Fatty Acid Oxidation Disorders
Organic Acid Disorders

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Disease Name Late-onset glutaric acidemia, type 2
Alternate name(s) Glutaric aciduria, type II, Glutaric aciduria IIB, Glutaric aciduria IIC, Multiple acyl-CoA dehydrogenase deficiency, Ethylmalonic-adipidic aciduria, Electron transfer flavoprotein deficiency, Electron transfer flavoprotein dehydrogenase deficiency, ETFA deficiency, ETFB deficiency, ETFDH Deficiency
Acronym GA2, GAII, MAD, MADD
Disease Classification Fatty Acid Oxidation Disorder
Organic Acid Disorder
Variants Yes
Variant name

Glutaric acidemia type II (early onset)

Symptom onset Late infancy, childhood and early adulthood

There are three different phenotypes that stay consistent within families – neonatal onset with congenital abnormalities, neonatal onset without anomalies and mild or late onset disease. Phenotype is most likely related to the amount of residual enzyme activity. Those infants with the lowest residual enzyme activity are the most severely affected. Infants with higher residual enzyme activity are less severely affected.

Neonatal onset with congenital anomalies: See GA2 factsheet

Neonatal onset without anomalies: See GA2 factsheet

Mild or late-onset GA2: Symptoms are very variable in course and age of presentation. They include episodes of hypoketotic hypoglycemia and hepatic dysfunction. There is progressive lipid storage myopathy and carnitine deficiency and a few individuals have had progressive extrapyramidal movement disorders similar to GA1. There are some reports of asymptomatic adults.

Natural history without treatment Variable depending on the age of presentation and severity of symptoms.
Natural history with treatment For individuals with the milder late onset type, therapy may prevent some of the neurological findings and the carnitine deficiency.
Treatment Treatment of the severe neonatal presentations is not effective (see GA2 fact sheet). The efficacy of treatment for late-onset glutaric acidemia, type 2 is unknown. Treatment can include the following: dietary restriction of fat and protein, riboflavin supplementation, carnitine supplementation and glycine supplementation.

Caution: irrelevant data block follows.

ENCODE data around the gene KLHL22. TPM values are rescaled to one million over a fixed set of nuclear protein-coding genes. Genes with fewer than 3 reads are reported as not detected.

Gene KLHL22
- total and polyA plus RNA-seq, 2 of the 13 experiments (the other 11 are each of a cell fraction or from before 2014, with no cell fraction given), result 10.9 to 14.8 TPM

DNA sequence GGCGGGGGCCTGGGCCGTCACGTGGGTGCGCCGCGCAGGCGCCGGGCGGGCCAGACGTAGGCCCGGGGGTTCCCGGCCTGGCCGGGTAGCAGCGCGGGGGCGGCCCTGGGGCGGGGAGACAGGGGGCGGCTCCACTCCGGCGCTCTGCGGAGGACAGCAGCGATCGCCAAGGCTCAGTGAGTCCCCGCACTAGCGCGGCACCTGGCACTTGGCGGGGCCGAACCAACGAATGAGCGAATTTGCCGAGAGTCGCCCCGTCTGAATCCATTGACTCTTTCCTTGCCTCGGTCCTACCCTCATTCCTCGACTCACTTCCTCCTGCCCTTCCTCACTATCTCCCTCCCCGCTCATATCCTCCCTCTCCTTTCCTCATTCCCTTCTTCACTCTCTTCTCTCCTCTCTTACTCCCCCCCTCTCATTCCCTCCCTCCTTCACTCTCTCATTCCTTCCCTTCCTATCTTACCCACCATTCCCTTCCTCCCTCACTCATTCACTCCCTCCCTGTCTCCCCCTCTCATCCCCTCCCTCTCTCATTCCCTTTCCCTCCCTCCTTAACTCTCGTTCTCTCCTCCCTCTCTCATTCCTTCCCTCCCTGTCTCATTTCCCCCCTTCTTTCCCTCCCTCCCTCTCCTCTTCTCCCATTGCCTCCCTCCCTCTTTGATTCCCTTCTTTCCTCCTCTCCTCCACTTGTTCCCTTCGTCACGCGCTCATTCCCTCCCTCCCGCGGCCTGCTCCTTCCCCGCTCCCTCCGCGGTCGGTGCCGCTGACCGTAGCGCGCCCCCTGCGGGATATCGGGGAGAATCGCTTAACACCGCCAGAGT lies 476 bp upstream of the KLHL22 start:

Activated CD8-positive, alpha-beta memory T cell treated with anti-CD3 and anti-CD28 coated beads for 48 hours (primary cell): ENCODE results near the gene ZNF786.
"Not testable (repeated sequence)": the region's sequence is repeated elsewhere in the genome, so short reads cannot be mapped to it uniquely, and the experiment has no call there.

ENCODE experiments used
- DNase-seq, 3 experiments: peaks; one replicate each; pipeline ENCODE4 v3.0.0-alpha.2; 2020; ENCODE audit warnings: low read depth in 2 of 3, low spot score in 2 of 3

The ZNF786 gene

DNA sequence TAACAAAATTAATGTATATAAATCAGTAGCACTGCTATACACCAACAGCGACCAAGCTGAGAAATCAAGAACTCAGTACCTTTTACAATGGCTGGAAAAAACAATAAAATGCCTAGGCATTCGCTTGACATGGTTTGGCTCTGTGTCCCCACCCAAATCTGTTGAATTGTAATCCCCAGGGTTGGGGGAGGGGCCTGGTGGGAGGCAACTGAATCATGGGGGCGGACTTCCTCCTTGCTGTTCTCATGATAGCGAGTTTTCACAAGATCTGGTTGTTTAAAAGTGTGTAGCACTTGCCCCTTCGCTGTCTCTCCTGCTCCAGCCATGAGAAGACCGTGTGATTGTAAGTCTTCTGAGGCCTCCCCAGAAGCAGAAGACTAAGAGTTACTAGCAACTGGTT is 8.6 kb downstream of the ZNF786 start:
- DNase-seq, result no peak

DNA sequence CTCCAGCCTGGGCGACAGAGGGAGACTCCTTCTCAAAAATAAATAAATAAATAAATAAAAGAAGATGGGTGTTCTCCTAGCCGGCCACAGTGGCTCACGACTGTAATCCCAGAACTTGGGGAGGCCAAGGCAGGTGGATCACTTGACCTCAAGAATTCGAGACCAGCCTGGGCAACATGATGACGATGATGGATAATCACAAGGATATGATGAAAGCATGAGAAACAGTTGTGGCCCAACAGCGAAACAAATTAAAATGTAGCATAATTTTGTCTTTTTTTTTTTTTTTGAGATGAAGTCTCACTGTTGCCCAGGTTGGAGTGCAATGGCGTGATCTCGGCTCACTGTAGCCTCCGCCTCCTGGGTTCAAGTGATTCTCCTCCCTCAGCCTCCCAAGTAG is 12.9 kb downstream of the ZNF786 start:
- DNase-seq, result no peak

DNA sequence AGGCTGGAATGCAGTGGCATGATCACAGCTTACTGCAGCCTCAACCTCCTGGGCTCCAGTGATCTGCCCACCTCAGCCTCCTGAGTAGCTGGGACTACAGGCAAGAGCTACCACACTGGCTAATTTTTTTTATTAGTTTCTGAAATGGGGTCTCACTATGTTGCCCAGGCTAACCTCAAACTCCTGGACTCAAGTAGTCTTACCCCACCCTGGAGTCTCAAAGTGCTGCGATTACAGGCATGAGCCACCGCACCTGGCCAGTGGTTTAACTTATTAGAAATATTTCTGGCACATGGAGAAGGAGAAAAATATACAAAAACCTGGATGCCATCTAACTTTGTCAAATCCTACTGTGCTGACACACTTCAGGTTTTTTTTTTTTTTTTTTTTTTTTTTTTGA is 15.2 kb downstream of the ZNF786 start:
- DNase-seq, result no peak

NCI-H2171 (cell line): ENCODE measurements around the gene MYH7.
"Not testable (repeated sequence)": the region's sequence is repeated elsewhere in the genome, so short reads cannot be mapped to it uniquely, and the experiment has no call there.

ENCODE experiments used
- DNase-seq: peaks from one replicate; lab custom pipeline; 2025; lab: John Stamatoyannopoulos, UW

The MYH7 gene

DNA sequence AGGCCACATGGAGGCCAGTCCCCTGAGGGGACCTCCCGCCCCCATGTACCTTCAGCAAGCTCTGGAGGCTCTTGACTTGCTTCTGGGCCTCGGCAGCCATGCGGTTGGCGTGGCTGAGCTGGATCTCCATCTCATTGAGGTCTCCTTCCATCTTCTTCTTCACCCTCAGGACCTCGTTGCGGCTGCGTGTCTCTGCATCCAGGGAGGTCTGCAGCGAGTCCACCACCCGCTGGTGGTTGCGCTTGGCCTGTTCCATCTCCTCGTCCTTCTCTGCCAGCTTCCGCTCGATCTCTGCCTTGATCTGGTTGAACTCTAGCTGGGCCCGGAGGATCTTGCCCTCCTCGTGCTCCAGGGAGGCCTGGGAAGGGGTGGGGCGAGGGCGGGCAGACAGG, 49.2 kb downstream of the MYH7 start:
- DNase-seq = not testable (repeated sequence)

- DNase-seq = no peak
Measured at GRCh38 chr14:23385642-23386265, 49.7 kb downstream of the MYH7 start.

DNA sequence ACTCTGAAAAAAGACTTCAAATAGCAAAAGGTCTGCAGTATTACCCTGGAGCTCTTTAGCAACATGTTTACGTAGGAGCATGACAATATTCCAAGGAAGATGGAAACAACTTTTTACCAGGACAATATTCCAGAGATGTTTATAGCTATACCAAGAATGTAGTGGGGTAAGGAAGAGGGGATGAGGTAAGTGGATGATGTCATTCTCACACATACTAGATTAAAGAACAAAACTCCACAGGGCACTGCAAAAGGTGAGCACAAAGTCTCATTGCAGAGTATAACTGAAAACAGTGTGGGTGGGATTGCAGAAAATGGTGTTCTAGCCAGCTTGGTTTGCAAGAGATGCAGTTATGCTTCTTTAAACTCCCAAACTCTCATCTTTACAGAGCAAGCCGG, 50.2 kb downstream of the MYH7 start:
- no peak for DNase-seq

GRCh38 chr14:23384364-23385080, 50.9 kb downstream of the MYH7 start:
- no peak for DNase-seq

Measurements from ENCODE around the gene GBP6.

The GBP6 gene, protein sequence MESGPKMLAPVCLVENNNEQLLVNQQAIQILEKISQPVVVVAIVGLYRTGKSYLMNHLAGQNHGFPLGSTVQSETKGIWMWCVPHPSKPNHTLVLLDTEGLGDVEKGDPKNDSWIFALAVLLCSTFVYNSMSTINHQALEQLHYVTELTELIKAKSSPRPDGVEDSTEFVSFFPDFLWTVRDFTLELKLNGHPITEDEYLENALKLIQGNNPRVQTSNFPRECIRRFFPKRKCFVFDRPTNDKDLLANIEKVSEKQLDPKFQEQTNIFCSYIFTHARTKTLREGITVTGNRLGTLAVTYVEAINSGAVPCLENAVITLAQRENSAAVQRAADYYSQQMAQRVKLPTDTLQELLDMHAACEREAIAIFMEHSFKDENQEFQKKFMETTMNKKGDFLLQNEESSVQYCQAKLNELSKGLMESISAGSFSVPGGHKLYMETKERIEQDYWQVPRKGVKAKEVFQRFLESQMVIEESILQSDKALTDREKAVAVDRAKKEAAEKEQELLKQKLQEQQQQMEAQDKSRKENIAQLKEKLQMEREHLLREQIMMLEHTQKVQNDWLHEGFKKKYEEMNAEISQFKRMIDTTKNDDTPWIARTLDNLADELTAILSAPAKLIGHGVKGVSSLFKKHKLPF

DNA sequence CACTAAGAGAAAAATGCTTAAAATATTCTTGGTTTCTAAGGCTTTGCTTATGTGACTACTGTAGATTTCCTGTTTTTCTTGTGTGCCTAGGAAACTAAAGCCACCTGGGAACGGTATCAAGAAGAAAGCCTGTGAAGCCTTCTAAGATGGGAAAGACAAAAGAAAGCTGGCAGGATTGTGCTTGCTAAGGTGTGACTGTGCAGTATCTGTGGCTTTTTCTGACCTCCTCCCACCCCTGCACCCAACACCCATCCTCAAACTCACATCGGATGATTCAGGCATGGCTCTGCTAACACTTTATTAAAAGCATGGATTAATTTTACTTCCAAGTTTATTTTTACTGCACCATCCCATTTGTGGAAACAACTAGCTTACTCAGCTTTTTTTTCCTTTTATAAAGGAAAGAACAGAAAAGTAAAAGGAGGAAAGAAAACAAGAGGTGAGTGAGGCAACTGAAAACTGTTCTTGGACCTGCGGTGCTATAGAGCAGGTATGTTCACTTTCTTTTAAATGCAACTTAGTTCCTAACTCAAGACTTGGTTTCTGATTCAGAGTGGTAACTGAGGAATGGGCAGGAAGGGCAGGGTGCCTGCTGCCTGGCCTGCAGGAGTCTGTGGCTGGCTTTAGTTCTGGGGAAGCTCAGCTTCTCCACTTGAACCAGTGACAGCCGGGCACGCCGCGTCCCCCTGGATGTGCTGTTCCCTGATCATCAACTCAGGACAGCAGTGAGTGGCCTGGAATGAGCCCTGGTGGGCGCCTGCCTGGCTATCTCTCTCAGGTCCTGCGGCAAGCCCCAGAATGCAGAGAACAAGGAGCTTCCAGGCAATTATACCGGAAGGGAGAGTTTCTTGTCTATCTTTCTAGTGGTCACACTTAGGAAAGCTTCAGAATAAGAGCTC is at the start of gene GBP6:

Other Sweaty foot odor has been reported. Urine organic acids may only be abnormal during acute episodes. Mothers have been reported with HELLP syndrome. Has been implicated as a cause of SIDS.
Physical phenotype No obvious dysmorphisms have been reported. One infant presented with macrocephaly. Some individuals may present with cardiomegaly and cardiomyopathy.
Inheritance Autosomal recessive
General population incidence Unknown
Ethnic differences None known
Population N/A
Ethnic incidence N/A
Enzyme location Mitochondria
Enzyme Function Transport of electrons from the acyl-CoAs to ubiquinone (CoQ10) of the mail electron transport chain
Missing Enzyme ETFA – alpha subunit of electron transfer flavoprotein
ETFB – beta subunit of electron transfer flavoprotein
ETFDH – electron transfer flavoprotein dehydrogenase
Metabolite changes Increased glutaric, lactic, ethylmalonic, butyric, isobutyric, 2-methylbutyric and isovaleric acids.
Gene Three separate genes can cause the same disorder – ETFA, ETFB, and ETFDH. Individuals with late-onset glutaric academia, type 2 appear to have varying amounts of residual enzyme activity.
Gene location ETFA – 15q23-q25
ETFB – 19q13.3
ETFDH – 4q32-qter
DNA testing available No
DNA testing detail N/A.
Prenatal testing Yes- analyte analysis of amniotic fluid or enzyme analysis of amniocytes.
MS/MS Profile C5DC- elevated
C4; C5; C6; C8; C10- multiple elevations
C6 hexanoyl carnitine- mild elevations
C8 octanoyl-carnitine- elevated
C16; C18:1- multiple elevations
OMIM Link http://www.ncbi.nlm.nih.gov/entrez/dispomim.cgi?id=231680

Genetests Link www.genetests.org
Support Group

Organic Acidemia Association

Save Babies through Screening Foundation

Genetic Alliance

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